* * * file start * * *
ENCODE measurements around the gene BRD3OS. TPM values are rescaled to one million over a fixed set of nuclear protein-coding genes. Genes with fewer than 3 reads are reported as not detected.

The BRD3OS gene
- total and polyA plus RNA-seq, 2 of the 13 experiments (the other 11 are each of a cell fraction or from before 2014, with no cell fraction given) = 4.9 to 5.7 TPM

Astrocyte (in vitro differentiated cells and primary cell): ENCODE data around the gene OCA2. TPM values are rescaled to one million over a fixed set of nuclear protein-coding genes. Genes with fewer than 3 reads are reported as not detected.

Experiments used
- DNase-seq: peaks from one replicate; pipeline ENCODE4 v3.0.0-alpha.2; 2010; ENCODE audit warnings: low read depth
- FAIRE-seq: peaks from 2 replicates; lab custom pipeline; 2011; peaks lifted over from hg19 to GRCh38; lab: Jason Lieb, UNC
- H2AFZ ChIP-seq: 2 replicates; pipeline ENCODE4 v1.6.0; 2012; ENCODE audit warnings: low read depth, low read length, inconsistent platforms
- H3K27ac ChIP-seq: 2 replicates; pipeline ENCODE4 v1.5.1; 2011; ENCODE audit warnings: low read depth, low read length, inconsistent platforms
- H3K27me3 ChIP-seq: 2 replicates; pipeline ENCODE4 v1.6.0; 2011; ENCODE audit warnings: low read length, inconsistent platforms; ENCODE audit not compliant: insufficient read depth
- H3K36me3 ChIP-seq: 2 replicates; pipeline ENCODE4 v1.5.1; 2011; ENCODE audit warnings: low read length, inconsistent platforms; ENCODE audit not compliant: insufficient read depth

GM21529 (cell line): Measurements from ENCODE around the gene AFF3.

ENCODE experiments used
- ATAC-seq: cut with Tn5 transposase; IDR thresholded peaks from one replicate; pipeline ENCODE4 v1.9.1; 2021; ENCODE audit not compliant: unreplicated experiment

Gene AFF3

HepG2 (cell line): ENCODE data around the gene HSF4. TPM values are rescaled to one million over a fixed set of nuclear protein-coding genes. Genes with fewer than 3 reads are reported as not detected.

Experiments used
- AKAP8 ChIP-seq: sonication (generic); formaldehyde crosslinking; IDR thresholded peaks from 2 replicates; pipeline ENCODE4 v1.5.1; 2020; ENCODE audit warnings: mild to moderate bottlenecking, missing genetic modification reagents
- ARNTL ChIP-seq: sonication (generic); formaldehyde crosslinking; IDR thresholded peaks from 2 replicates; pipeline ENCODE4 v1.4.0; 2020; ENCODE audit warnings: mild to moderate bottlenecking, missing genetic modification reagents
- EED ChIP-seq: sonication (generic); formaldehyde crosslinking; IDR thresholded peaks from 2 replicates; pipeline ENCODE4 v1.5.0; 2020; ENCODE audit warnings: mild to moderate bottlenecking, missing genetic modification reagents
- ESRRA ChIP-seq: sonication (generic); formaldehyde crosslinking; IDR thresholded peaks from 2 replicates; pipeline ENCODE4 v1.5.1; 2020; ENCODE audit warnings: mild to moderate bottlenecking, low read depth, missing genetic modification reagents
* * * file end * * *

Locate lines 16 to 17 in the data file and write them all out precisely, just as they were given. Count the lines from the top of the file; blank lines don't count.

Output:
HepG2 (cell line): ENCODE data around the gene HSF4. TPM values are rescaled to one million over a fixed set of nuclear protein-coding genes. Genes with fewer than 3 reads are reported as not detected.

Experiments used